National shame

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National shame

Monday, 09 September 2019 | Pioneer

National shame

Sexual abuse of sportswomen is rampant and it’s time for swifter, stringent action against offenders

For all the spectacular successes notched up by female athletes in recent years, a blip of shame reminds us how they, too, fall easy prey to sexual harassment, sadly by the mentors who groom them. Disgustingly enough, such incidents not only defeat the virtue of sports as one that overcomes barriers and fear but spoil the institution of guru and shishya and the inherent trust imbued by tradition, where the mentor finds his pride in the excellence of the student. The latest case to hit the headlines is the shameful abuse of authority by swimming coach Surajit Ganguly, who had been molesting a 15-year-old national junior gold medallist for over six months. Though he was sacked by the Goa Swimming Association (GSA) and later booked for rape, he managed to get a job. Not only that, turns out he is a repeat offender. If this happens to a high-value performer, who is usually in the public eye, one dreads to think what must be happening to debutantes and those waiting to make the cut? Though Union Sports Minister Kiren Rijiju stepped in and promised stringent action, he did so only after being badgered by a Twitter user who tagged him with screenshots from the video of the minor girl being molested. Why should attention be compellingly drawn to such travesty by predatory coaches and selectors and an automatic penalty code not embedded in sporting federations?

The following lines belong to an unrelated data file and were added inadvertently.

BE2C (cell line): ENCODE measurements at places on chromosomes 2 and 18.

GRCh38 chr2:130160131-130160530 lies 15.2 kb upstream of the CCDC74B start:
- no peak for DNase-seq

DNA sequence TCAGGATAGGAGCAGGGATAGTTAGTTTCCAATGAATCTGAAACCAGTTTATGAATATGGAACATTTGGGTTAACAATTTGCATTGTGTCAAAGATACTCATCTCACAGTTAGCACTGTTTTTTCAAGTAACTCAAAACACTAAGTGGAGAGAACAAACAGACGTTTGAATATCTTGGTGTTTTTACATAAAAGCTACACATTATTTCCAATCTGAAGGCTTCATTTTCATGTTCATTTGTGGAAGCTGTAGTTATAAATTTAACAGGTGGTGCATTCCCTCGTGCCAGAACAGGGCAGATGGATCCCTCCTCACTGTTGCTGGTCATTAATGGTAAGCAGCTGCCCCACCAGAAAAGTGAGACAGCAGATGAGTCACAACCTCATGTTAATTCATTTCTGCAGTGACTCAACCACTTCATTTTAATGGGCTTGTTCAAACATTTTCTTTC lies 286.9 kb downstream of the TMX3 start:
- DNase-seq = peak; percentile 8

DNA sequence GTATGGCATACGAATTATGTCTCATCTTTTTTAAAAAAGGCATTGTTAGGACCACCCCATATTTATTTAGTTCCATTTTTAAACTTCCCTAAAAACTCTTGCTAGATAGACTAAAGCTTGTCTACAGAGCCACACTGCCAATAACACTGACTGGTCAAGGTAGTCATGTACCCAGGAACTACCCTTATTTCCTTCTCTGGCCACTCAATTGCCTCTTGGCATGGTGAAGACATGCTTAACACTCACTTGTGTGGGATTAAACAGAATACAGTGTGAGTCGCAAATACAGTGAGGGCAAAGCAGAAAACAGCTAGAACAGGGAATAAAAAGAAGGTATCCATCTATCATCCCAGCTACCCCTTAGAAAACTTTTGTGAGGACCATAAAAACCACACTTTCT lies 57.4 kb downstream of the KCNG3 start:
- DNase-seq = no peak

It’s sad that the well-being and safety of our sportspersons are taken lightly when they are expected to deliver in high-pressure tests of endurance, performance and will power. Clearly we are waiting for more scandals to flare up before our response mechanisms can kick in. And this case follows close on the heels of star athlete Hima Das’ coach Nipon Das being accused of sexual assault by another trainee in Guwahati. Inaction and lack of redress of sexual harassment can have disastrous effects on the performer, a fact acknowledged by the International Olympic Committee way back in 2007. Noting the prevalence of predatory behaviour in elite sports, it had said, “Sexual harassment and abuse in sport... can result in impaired performance and lead to athlete drop-out. Clinical data indicate that psychosomatic illnesses, anxiety, depression, substance abuse, self harm and suicide are some of the serious health consequences.” Although sporting federations have a cardboardish complaints committee and training stadia, institutes and complexes come within the purview of the Sexual Harassment of Women at Workplace Act, 2013, hardly do athletes file complaints. That’s because they fear the hitback that comes in the form of official coercion, ostracisation, exclusion from the squad, stigmatisation and, in short,  the end of their careers. So, unsure are our sportswomen of getting justice that there have been cases of suicide by girls unable to handle the pressure, abuse and humiliation. The 2015 suicide pact and resultant death of one of the four Kerala rowing trainees at the SAI’s Vembanad centre, claiming harassment by seniors, is a case in point. A 21-year-old pugilist committed suicide in 2009 facing constant harassment from her coach. Then there’s the larger socio-cultural mindset which doesn’t stop objectifying and belittling players like Saina Nehwal, Sania Mirza and Jwala Gutta. Till we regard sportswomen as high-value achievers and record-holders worth celebrating, fair play is a long haul.

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